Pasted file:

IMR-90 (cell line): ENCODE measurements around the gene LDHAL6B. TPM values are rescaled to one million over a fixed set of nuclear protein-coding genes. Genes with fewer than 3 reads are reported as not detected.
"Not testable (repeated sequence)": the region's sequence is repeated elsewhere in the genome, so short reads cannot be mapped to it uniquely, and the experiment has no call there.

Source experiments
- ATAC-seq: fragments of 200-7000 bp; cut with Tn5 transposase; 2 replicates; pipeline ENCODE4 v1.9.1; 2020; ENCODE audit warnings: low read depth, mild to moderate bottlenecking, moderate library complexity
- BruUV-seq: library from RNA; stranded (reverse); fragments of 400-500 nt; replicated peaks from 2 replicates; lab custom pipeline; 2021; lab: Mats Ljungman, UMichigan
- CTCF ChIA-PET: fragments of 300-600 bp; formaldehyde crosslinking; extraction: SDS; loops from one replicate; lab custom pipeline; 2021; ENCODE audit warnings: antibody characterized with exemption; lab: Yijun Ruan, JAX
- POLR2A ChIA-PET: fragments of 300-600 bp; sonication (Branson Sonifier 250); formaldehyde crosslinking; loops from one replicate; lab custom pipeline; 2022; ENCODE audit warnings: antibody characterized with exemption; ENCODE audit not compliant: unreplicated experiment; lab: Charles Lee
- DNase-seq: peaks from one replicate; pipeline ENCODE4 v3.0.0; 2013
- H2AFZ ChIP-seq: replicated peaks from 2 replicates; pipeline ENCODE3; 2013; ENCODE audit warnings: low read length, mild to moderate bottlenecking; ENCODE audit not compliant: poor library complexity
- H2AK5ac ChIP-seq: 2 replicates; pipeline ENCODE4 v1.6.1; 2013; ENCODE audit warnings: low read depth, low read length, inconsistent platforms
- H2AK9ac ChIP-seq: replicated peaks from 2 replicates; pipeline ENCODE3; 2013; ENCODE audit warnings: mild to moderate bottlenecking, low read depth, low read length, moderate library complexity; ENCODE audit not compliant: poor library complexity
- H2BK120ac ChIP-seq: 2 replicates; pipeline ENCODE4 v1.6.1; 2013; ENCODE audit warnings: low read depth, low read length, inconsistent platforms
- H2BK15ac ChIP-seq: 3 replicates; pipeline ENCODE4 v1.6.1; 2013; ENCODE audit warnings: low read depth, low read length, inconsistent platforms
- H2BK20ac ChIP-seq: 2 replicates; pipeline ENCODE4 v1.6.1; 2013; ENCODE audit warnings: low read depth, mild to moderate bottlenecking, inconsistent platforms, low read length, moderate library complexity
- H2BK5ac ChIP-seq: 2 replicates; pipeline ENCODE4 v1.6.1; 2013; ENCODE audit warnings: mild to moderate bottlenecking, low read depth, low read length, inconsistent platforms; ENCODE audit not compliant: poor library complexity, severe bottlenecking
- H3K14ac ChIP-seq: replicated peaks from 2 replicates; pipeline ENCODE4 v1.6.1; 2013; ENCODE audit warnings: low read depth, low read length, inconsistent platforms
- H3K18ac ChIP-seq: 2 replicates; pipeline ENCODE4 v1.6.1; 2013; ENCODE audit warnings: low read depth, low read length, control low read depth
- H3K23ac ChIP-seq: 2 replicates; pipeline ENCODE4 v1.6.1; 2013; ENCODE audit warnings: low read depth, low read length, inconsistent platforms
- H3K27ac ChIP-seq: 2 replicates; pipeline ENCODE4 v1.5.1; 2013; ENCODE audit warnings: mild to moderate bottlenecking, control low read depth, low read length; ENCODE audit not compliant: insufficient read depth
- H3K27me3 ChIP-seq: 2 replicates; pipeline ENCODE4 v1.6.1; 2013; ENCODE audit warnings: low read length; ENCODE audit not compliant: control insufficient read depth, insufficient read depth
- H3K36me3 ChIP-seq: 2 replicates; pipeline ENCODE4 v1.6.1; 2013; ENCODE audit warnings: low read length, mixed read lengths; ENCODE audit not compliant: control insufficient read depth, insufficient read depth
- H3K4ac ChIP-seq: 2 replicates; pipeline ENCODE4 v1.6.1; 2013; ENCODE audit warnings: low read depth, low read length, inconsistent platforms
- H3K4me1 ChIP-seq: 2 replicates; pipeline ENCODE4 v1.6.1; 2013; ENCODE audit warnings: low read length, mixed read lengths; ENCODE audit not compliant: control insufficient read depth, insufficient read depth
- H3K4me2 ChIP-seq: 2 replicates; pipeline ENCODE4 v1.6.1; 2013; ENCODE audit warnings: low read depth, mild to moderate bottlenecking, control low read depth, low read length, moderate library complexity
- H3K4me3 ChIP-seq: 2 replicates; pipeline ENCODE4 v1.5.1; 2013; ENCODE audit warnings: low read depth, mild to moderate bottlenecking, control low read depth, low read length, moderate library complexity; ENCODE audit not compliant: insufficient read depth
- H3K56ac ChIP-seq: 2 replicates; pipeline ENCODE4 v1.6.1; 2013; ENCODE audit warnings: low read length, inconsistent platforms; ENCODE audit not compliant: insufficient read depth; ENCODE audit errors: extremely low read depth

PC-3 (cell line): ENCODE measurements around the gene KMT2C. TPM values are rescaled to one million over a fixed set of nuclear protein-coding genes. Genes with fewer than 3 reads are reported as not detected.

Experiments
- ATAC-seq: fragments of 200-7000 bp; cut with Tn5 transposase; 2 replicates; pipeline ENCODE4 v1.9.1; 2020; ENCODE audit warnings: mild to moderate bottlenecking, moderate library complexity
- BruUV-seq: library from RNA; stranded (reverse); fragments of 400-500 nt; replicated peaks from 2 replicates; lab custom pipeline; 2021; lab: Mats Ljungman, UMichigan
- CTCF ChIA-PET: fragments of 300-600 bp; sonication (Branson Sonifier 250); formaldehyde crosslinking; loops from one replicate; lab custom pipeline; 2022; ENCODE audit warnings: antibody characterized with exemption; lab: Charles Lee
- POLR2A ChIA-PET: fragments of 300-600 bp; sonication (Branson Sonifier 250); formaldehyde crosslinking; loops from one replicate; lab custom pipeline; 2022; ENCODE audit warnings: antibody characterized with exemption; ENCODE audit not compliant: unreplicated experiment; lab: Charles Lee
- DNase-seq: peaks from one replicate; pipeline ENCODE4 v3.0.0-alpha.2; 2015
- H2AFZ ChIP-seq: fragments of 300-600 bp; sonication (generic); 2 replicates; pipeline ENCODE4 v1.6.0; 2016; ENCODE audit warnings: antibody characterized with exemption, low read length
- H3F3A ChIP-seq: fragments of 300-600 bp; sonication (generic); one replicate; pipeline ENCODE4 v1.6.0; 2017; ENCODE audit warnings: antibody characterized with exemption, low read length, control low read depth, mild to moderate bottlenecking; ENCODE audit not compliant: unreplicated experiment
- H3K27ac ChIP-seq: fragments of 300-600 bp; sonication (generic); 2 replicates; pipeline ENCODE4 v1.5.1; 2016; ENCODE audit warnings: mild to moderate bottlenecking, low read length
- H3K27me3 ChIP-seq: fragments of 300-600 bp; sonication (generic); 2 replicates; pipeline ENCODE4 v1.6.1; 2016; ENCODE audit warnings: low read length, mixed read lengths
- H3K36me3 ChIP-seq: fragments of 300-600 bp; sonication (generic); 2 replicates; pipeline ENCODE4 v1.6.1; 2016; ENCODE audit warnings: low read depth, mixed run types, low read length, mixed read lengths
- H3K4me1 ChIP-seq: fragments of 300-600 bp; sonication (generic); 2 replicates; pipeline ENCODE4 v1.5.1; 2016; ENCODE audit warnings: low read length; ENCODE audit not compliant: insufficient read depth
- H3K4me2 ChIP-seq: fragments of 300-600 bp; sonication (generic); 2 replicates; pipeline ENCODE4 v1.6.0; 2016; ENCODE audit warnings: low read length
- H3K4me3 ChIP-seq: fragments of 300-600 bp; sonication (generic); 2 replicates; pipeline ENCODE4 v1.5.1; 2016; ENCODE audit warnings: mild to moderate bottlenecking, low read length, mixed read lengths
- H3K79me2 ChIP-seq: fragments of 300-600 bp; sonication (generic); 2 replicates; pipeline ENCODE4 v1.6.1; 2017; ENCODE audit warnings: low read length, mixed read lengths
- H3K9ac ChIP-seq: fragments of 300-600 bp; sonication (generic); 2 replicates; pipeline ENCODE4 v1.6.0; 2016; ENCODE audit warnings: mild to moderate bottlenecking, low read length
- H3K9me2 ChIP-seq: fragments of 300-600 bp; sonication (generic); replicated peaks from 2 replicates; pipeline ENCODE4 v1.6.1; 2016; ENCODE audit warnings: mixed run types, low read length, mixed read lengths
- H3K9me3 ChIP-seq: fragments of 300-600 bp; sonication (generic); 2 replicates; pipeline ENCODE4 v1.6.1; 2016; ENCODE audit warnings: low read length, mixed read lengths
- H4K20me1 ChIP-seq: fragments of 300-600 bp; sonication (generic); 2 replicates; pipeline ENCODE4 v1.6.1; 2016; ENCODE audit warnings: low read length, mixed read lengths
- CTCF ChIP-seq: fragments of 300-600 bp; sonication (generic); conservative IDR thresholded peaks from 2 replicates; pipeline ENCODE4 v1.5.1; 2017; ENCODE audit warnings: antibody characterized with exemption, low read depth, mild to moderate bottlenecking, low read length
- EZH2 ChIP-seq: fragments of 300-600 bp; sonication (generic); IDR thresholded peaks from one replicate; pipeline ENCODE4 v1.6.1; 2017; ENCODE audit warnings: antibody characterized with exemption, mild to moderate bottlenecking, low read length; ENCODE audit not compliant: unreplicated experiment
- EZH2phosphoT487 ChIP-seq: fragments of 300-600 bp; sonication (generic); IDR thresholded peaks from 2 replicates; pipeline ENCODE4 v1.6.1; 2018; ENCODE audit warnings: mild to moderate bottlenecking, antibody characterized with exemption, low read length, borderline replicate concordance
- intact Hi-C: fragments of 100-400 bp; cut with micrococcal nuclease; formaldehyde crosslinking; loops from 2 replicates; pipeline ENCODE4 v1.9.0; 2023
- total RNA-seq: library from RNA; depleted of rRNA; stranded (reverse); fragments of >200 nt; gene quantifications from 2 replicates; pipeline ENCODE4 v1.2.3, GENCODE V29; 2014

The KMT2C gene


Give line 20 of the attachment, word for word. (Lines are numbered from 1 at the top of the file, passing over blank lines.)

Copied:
- H3K27me3 ChIP-seq: 2 replicates; pipeline ENCODE4 v1.6.1; 2013; ENCODE audit warnings: low read length; ENCODE audit not compliant: control insufficient read depth, insufficient read depth